What's better than tea and cookies?  How about tea in your cookies?  I found this recipe for Vanilla-Chai cookies in The Detroit Free Press a few years and they quickly became one of my favorites.  They are more elegant and grown-up than the usual sugar cookies and gingerbread men and really stand out among the traditional favorites.  The original recipe uses a cookie press but after breaking two of those in one year, I've decided it's easier to roll them out.  If you want to go with the press, you only need to chill them for 30 minutes and may need to add a few minutes onto the baking time. 

Vanilla-Chai Snowflakes
(printable recipe)


2 ½ cups all-purpose flour
½ tsp. salt
1 cup Earth Balance margarine
½ cup sugar
Contents of 3 chai tea bags
Ener-G Egg Replacer for 1 egg
3 tsp. vanilla extract


1. In a medium bowl, whisk together the flour and salt.

2. In an electric mixing bowl (I use my Kitchen Aid stand mixer), on medium speed, cream the margarine and sugar until light and fluffy (about 3 minutes).  Mix in the chai tea, Ener-G, and vanilla extract.  Reduce the speed to low and mix in the flour.

3. Divide the dough in half and wrap each half in plastic wrap.  Chill the dough for at least two hours.

3. Preheat the oven to 350 degrees 15 minutes before baking.  Roll out the dough to about ½-inch thickness and use a snowflake cutter (or whatever shape you desire) to cut out the cookies.  Place on a non-stick baking sheet and bake just until golden, rotating sheets halfway through, about 8-10 minutes.  Remove from oven and cool 10 minutes.

Lemon Vanilla Icing

2 cups powdered sugar
4 tbsp. non-dairy milk
1 tsp. vanilla extract
1-2 tsp. fresh lemon juice

1. Whisk ingredients together in a medium bowl.

2. Dip the surface of the still-warm cookie into the icing and place on wire rack.  Cool completely and let icing set.  Store these in airtight containers between layers of parchment or wax paper for 1 week.

Recipe courtesy of Detroit Free Press.  Adapted from Martha Stewart Holiday 2008 magazine.  Veganized by me.

Monday, January 3, 2011

Crazy for Christmas Cookies

This is a basket we put together to take to Christmas dinner.  
(photo by Brian)

Brian and I always do a lot of holiday baking.  We love to make a variety of cookies and chocolates and then give them away as gifts, take to parties, etc.  Since I went vegan, I’ve only made 2-3 of our cookies animal-free for selfish reasons.  If they weren’t vegan, I couldn’t eat them.  So long temptation, right?  This year I decided to be a more conscious baker and make almost all* the cookies vegan.  The result?  DELICIOUS cookies . . . but a LOT of them!  I just can’t help myself around cookies.  It’s like I grow shaggy blue fur, my eyes get big and googly, and I can only think about one thing – COOKIES!  Even hiding them in the spare bedroom behind a closed door didn't deter me.  If there are vegan cookies I will find them!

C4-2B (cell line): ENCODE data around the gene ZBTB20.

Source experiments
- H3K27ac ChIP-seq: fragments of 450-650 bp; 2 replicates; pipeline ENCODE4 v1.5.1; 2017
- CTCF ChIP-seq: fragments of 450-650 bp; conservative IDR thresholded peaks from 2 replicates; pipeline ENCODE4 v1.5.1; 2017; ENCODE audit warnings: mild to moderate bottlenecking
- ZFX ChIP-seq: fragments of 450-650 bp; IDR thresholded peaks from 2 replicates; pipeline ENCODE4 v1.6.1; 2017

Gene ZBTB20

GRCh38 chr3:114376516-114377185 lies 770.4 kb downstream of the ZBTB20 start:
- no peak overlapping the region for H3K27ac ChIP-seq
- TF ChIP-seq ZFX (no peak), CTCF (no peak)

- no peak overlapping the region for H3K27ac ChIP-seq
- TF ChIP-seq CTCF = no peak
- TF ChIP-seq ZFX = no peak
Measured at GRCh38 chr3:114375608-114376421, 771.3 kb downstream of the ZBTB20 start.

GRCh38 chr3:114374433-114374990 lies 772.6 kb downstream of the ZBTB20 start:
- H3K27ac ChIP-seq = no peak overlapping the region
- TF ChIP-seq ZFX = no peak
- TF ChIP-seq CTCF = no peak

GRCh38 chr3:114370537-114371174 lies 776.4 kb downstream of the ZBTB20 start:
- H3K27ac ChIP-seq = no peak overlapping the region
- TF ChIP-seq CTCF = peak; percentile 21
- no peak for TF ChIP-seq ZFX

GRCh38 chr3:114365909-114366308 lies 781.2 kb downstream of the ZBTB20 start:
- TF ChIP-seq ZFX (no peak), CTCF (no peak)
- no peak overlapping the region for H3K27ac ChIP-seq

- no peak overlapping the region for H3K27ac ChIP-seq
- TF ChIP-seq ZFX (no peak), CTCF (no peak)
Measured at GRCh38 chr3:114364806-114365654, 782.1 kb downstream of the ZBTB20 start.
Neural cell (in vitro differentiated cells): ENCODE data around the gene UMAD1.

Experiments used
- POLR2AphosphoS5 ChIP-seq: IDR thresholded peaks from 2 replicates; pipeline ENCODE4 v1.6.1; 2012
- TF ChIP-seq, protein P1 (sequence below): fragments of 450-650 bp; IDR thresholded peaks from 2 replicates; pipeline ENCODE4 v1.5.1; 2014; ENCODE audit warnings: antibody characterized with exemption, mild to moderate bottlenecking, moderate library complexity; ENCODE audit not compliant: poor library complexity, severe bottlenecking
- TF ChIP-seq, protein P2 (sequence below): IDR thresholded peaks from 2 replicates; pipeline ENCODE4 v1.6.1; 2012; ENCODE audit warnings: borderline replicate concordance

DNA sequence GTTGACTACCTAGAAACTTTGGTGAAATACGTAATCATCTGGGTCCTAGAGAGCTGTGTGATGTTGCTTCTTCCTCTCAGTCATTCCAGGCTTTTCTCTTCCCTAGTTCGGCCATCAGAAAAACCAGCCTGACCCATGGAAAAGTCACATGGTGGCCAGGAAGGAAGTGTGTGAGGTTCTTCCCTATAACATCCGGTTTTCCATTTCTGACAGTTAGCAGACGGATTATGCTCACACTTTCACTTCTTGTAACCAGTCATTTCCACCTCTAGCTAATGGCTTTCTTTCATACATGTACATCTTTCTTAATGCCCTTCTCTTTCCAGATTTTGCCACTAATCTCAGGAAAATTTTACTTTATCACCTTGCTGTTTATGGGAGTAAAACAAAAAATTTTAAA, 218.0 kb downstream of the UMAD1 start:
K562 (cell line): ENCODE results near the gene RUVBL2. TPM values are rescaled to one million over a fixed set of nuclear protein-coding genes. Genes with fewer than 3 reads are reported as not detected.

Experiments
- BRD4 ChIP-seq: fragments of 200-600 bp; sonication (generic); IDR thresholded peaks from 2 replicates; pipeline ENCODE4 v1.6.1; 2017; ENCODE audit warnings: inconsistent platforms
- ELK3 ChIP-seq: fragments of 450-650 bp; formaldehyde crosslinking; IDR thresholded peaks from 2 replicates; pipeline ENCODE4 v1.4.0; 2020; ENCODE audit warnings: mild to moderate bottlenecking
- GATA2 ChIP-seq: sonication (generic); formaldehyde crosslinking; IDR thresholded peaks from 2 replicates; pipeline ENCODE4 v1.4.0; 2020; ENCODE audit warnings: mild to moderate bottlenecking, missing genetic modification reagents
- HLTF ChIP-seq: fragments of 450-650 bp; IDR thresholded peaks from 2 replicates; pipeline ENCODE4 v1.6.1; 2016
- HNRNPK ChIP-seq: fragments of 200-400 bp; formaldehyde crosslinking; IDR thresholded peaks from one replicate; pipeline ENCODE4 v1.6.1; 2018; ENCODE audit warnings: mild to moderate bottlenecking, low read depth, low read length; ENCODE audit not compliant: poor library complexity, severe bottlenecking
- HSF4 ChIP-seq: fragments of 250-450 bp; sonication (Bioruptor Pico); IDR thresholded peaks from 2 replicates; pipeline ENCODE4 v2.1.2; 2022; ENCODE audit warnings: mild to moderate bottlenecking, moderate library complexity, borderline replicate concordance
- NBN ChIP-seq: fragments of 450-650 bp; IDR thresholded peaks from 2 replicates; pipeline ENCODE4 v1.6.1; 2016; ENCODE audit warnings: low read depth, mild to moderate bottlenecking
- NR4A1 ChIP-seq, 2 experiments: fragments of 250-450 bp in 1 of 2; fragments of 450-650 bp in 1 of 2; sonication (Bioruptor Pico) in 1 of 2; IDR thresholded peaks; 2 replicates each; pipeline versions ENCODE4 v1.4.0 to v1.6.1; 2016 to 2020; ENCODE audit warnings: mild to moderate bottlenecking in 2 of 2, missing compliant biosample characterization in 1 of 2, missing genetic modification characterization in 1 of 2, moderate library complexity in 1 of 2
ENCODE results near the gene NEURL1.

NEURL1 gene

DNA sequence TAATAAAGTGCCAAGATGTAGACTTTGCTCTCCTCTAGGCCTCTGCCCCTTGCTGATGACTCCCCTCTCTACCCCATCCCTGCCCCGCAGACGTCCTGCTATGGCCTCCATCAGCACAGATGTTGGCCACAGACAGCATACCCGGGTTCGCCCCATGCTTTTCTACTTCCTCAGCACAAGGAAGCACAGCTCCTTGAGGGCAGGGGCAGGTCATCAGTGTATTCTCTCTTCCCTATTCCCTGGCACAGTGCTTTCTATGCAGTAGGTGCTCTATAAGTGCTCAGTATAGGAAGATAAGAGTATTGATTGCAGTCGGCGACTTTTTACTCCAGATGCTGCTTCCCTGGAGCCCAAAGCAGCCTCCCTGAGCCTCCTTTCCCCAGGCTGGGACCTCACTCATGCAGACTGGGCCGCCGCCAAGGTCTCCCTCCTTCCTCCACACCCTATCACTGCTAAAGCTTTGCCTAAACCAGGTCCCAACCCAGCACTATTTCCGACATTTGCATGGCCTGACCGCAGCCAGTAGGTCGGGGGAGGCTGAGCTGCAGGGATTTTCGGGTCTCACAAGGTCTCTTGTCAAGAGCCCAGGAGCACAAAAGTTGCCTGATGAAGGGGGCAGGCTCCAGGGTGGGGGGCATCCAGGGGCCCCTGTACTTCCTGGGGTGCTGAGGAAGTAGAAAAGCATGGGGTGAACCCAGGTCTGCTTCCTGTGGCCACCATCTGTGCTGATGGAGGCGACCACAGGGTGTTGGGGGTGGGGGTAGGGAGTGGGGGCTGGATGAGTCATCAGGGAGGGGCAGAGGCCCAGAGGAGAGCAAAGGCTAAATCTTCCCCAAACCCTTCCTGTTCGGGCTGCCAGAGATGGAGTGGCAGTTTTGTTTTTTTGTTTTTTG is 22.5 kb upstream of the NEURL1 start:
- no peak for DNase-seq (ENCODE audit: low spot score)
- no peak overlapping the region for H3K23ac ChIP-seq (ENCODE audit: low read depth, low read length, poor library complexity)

By now the cookies have been all eaten . . . mostly by me.  BUT it’s a new year.  Vacation is over and it’s back to the usual routine, which means I’ll be back on a regular eating and working out schedule.  After several gallons of water, lots of raw fruits and vegetables, my trusty Yogi Detox Tea, and a few good sweat sessions, I’ll awake from my sugar- and carbohydrate-induced coma and finally feel like myself again (fingers crossed!).  Thankfully Christmas only comes once a year, right? 

I’ll be posting some of these recipes in the future but for now here’s our 2010 cookie list:

* Brian is always solely responsible for 2 cookies – the Scottish shortbread and coconut macaroons.  While both shortbread and macaroons can and have been made vegan, these particular recipes would not be the same if veganized.  I will, however, be searching for the closest possible vegan replacement…

What are your favorite holiday cookies to bake or eat?

Sunday, January 2, 2011

Overnight French Toast

LOTS of maple syrup - I think I'm part elf!

Every year on Christmas morning, Brian and I make a special breakfast.  One year we made a French toast recipe* that you prepare the night before in a pan.  In the morning, you just pop it in the oven and bake.  It's so easy and incredibly delicious.  When I went vegan, I resigned myself to the idea that I would never eat my beloved overnight French toast again.  I just wasn't sure about veganizing it in a way that would work well and taste good.